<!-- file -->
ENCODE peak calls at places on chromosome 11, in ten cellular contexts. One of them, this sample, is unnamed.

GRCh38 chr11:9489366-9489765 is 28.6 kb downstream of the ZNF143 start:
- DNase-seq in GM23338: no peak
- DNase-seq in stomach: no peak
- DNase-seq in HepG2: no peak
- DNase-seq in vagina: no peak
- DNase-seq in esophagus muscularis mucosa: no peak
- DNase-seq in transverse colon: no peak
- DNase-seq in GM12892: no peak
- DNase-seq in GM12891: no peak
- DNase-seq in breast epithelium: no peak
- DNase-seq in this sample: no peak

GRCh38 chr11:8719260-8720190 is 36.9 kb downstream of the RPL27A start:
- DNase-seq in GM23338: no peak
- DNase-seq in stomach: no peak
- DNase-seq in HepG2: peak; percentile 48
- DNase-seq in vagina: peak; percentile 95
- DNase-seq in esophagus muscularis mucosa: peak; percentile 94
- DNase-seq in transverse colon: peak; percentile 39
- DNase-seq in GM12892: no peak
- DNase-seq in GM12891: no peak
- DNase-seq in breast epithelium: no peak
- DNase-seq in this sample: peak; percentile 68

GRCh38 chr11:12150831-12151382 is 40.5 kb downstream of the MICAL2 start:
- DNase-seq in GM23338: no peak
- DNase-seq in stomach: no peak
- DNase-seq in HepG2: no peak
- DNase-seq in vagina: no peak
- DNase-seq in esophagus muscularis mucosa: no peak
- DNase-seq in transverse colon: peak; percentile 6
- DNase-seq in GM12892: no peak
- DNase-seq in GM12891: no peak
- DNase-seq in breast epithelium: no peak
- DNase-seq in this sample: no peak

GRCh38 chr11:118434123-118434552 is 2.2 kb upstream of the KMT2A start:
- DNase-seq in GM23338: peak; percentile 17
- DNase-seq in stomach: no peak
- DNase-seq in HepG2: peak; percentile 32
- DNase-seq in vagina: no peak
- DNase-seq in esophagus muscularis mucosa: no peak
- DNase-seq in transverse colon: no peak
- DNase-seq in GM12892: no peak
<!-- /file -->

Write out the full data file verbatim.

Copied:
ENCODE peak calls at places on chromosome 11, in ten cellular contexts. One of them, this sample, is unnamed.

GRCh38 chr11:9489366-9489765 is 28.6 kb downstream of the ZNF143 start:
- DNase-seq in GM23338: no peak
- DNase-seq in stomach: no peak
- DNase-seq in HepG2: no peak
- DNase-seq in vagina: no peak
- DNase-seq in esophagus muscularis mucosa: no peak
- DNase-seq in transverse colon: no peak
- DNase-seq in GM12892: no peak
- DNase-seq in GM12891: no peak
- DNase-seq in breast epithelium: no peak
- DNase-seq in this sample: no peak

GRCh38 chr11:8719260-8720190 is 36.9 kb downstream of the RPL27A start:
- DNase-seq in GM23338: no peak
- DNase-seq in stomach: no peak
- DNase-seq in HepG2: peak; percentile 48
- DNase-seq in vagina: peak; percentile 95
- DNase-seq in esophagus muscularis mucosa: peak; percentile 94
- DNase-seq in transverse colon: peak; percentile 39
- DNase-seq in GM12892: no peak
- DNase-seq in GM12891: no peak
- DNase-seq in breast epithelium: no peak
- DNase-seq in this sample: peak; percentile 68

GRCh38 chr11:12150831-12151382 is 40.5 kb downstream of the MICAL2 start:
- DNase-seq in GM23338: no peak
- DNase-seq in stomach: no peak
- DNase-seq in HepG2: no peak
- DNase-seq in vagina: no peak
- DNase-seq in esophagus muscularis mucosa: no peak
- DNase-seq in transverse colon: peak; percentile 6
- DNase-seq in GM12892: no peak
- DNase-seq in GM12891: no peak
- DNase-seq in breast epithelium: no peak
- DNase-seq in this sample: no peak

GRCh38 chr11:118434123-118434552 is 2.2 kb upstream of the KMT2A start:
- DNase-seq in GM23338: peak; percentile 17
- DNase-seq in stomach: no peak
- DNase-seq in HepG2: peak; percentile 32
- DNase-seq in vagina: no peak
- DNase-seq in esophagus muscularis mucosa: no peak
- DNase-seq in transverse colon: no peak
- DNase-seq in GM12892: no peak